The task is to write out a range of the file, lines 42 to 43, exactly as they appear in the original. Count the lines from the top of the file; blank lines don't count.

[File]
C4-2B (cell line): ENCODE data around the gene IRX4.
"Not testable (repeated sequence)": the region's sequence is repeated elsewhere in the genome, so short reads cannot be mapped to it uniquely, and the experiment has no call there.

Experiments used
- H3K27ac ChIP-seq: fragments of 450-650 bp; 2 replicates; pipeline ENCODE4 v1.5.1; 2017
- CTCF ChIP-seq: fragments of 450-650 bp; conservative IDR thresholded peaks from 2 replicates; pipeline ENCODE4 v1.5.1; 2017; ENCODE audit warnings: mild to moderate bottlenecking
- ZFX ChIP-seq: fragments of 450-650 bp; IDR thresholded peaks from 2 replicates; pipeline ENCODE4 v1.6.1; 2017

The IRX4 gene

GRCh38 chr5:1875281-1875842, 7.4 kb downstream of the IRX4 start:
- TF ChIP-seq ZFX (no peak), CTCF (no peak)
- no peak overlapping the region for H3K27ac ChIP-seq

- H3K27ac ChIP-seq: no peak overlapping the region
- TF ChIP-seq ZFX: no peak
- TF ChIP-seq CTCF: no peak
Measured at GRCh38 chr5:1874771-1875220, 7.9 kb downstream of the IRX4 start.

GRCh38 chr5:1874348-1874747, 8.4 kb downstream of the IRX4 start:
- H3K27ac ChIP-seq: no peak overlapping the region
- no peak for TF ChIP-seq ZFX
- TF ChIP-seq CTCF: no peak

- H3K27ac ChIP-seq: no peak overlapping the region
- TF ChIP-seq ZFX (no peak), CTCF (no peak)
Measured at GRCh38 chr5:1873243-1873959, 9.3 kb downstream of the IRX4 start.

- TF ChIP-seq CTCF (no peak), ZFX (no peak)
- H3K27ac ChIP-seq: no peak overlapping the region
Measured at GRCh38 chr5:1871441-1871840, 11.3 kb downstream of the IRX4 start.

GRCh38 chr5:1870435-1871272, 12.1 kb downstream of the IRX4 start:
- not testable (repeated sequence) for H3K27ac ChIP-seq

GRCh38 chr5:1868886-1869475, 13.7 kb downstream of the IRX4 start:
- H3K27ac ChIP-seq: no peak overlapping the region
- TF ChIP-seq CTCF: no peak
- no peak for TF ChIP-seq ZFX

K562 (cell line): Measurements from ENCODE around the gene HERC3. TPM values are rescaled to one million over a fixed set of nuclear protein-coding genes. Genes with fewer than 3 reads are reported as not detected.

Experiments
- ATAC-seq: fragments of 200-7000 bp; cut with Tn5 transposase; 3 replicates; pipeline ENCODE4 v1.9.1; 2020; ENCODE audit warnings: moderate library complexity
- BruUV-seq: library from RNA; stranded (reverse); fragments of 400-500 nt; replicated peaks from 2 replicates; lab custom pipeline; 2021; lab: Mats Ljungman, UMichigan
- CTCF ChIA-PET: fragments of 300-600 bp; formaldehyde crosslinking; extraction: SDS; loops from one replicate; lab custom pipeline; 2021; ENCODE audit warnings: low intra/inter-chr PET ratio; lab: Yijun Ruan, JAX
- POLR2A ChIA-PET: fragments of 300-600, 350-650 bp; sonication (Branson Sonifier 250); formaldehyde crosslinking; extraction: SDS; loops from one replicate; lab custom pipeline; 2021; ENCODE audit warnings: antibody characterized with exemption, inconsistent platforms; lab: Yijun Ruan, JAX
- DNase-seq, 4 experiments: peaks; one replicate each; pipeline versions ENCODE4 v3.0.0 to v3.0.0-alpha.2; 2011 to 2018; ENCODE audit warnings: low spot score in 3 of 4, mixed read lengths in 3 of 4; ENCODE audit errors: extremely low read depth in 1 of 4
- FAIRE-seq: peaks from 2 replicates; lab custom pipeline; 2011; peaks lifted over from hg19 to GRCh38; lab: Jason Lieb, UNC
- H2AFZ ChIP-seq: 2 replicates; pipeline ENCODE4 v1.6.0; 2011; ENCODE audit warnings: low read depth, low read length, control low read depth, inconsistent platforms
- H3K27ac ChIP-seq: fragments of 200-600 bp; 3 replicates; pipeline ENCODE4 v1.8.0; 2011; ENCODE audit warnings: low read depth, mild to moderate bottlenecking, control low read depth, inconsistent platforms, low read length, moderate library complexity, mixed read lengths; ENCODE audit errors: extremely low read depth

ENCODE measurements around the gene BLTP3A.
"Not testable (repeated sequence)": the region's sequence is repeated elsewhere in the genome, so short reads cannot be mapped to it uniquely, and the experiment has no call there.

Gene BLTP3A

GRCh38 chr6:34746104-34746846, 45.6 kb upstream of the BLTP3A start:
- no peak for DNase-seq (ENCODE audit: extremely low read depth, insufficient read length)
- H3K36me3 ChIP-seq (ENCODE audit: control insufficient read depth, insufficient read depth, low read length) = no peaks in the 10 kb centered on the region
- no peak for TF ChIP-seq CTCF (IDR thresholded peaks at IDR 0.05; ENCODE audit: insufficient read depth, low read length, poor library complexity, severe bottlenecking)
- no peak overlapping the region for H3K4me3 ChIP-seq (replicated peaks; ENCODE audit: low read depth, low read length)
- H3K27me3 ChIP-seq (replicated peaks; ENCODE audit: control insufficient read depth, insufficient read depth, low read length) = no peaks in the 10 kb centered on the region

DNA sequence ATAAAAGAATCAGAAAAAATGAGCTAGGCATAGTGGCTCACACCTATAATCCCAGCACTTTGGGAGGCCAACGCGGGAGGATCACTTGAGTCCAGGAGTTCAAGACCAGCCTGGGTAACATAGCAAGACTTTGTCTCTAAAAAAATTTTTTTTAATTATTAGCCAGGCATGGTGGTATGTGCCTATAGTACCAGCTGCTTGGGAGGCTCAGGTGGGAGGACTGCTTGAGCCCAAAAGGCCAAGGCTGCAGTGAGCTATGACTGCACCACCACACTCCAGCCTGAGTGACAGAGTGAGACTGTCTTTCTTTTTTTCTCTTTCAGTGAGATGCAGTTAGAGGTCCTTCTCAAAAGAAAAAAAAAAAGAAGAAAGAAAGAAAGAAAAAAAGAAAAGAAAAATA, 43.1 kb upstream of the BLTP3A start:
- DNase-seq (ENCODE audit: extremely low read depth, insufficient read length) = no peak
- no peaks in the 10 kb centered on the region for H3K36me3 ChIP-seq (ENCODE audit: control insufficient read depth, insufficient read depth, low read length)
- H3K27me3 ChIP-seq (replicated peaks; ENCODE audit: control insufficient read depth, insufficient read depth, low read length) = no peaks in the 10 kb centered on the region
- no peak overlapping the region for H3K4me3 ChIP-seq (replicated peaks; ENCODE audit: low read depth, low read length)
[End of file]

"Not testable (repeated sequence)": the region's sequence is repeated elsewhere in the genome, so short reads cannot be mapped to it uniquely, and the experiment has no call there.

Gene BLTP3A